Echo by Pam Munoz Ryan. | My copy: ARC, 585 pages, Scholastic Press, released February 24th, 2015. | Source: The publisher via Shelf Awareness. | View on Goodreads here.
Music, magic, and a real-life miracle meld in this genre-defying masterpiece from storytelling maestro Pam Muñoz Ryan.
Lost and alone in a forbidden forest, Otto meets three mysterious sisters and suddenly finds himself entwined in a puzzling quest involving a prophecy, a promise, and a harmonica.
Decades later, Friedrich in Germany, Mike in Pennsylvania, and Ivy in California each, in turn, become interwoven when the very same harmonica lands in their lives. All the children face daunting challenges: rescuing a father, protecting a brother, holding a family together. And ultimately, pulled by the invisible thread of destiny, their suspenseful solo stories converge in an orchestral crescendo.
Richly imagined and masterfully crafted, ECHO pushes the boundaries of genre and form, and shows us what is possible in how we tell stories. The result is an impassioned, uplifting, and virtuosic tour de force that will resound in your heart long after the last note has been struck.
I read and loved Pam Muñoz Ryan’s Esperanza Rising and Becoming Naomi Leon. Her middle grade books are wonderful coming of age stories that feature young heroines who have supportive families. Echo is much different from Pam’s other books. For one, it’s a doorstop, clocking in at almost 600 pages (but it reads quickly, don’t worry; there’s also a lot of white space, so it doesn’t seem as daunting as you’d think). Second, it’s a historical novel that weaves three different narratives together. Each child comes to possess a very special harmonica, each child his musically gifted, and each faces the threat of their family being torn apart.
Friedrich is growing up in Germany during Hitler’s rise to power. It was really unsettling to read as things got progressively worse and worse for him, his father, and his uncle. It also was very interesting reading about Friedrich’s older sister, Elisabeth, who becomes a Hitlerite, joining the League, the girls equivalent to Hitler Youth. Interesting, but also painful for me and for Friedrich and his father. They don’t share the beliefs of the Nazi party, and when their very lives are threatened, I was on the edge of my seat, cringing and praying they’d make it out okay.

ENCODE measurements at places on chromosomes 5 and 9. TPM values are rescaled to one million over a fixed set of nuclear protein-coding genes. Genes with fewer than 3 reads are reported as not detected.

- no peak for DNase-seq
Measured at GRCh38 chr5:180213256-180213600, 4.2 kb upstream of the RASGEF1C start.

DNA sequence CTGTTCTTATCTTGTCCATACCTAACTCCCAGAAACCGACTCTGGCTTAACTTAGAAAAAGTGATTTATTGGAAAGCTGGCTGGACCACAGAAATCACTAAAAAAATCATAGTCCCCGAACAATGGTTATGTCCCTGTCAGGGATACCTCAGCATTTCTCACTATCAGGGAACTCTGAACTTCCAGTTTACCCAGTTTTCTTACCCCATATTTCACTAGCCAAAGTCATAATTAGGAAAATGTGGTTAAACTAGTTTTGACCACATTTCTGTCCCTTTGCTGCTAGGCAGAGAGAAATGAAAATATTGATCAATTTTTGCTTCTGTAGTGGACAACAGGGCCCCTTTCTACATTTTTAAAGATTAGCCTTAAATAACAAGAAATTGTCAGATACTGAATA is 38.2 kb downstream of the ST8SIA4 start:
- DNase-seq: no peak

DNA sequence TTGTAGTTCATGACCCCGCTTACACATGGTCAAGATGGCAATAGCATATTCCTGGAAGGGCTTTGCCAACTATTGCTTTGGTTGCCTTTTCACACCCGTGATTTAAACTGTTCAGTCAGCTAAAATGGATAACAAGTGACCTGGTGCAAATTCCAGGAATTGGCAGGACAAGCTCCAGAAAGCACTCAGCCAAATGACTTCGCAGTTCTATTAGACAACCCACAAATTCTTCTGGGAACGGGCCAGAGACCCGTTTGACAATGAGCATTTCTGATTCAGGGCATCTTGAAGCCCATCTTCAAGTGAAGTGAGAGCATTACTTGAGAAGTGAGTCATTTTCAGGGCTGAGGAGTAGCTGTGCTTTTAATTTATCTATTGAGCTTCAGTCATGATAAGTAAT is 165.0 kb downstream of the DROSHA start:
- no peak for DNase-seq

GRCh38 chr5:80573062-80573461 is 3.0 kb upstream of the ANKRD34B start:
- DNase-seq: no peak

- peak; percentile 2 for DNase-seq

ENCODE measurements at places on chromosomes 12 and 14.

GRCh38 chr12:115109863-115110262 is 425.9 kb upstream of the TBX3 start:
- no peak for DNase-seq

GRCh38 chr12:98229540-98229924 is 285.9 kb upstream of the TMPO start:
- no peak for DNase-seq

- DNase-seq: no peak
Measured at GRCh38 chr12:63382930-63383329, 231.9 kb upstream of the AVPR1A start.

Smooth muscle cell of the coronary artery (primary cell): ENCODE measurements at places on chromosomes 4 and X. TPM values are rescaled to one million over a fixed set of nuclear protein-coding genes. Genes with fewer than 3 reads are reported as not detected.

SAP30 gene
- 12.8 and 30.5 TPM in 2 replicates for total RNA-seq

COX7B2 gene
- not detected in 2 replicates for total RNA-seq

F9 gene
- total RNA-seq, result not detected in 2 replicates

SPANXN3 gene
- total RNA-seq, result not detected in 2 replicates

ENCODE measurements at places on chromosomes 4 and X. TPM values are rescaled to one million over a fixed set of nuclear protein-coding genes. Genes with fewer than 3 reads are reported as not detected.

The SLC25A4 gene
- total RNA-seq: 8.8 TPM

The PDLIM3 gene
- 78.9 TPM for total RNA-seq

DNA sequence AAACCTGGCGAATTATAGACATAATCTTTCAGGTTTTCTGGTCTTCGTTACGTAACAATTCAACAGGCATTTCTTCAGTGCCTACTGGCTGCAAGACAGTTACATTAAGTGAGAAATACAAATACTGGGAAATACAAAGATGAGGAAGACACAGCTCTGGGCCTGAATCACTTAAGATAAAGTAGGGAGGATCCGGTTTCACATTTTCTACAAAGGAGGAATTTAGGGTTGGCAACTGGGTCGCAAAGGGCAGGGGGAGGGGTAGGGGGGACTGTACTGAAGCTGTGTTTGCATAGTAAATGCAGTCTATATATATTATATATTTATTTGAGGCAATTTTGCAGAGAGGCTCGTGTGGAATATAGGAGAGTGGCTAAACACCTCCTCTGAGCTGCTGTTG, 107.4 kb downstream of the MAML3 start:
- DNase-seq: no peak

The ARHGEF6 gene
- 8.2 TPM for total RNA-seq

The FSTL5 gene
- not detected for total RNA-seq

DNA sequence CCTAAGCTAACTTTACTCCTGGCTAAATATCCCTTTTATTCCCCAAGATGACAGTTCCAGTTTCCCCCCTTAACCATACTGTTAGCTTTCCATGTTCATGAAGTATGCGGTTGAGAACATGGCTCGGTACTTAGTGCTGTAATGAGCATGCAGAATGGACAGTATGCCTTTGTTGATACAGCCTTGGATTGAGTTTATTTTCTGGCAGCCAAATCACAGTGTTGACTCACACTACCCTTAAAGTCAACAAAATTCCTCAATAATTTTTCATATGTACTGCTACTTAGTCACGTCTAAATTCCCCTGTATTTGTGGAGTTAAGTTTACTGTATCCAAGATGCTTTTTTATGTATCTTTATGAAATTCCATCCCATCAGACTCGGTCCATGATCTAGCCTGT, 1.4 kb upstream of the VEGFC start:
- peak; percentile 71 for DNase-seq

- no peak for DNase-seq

Mike and his little brother Frankie are in an orphanage in Pennsylvania. The orphanage is losing money and therefore Mike and Frankie will very likely be transferred to separate institutes. However, they’re adopted together and given a new life of luxury… But Mike soon learns the darker reasons behind their adoption, and he makes a deal that will keep Frankie safe, only to find out he was betrayed… Of the three stories, this one seemed a little less believable, and had the least amount of tension, but I still really liked it, and just wanted the two brothers to be happy and find a loving family.
And then there’s Ivy, a Mexican-American girl whose older brother is fighting in the war. Ivy moves with her parents to a new California town, where she experiences segregation at her new school. The farm her father is now working also belongs to a Japanese family that was removed to a camp right after the attack on Pearl Harbor. There is a lot of racial tension and prejudice in this final vignette, and Ivy’s naivety really made me squirm. I had to remember that she was just a child who didn’t understand the true weight of everything going on.
Each vignette ends abruptly on a bad note (for the characters), with the story far from over. Ivy’s is the saddest ending, with the verses of “The Battle Hymn of the Republic” breaking up the paragraphs… *Sniffle.* I wondered if the book would actually break boundaries and go for tragic endings. Is the harmonica that gets passed among these children cursed? Sadly (or happily?), not quite… This is a children’s book, and the “epilogue” that takes place many years later finally weaves the narratives together very closely. I liked the final outcome, but it seemed too neat and pretty, like a present wrapped up with a bow on top. That doesn’t mean the book’s ending isn’t good, it is, but I just half wanted it to go in the opposite direction, just to be absolutely different and, for lack of a better word, ballsy.
I really enjoyed Echo. I loved seeing the parallels between stories, and I loved how close-knit each family was. I think my experience of this book is going to be a lot different from someone who is actually the targeted age group. There is a lot of heavy material here that younger readers might not understand the full scope of. I’m so glad I read Echo. I loved how music played such a big part and how it saved each child in some way, shape or form. I recommend it to more mature audiences, too. It’s a whimsical novel that really struck me to the core. ♦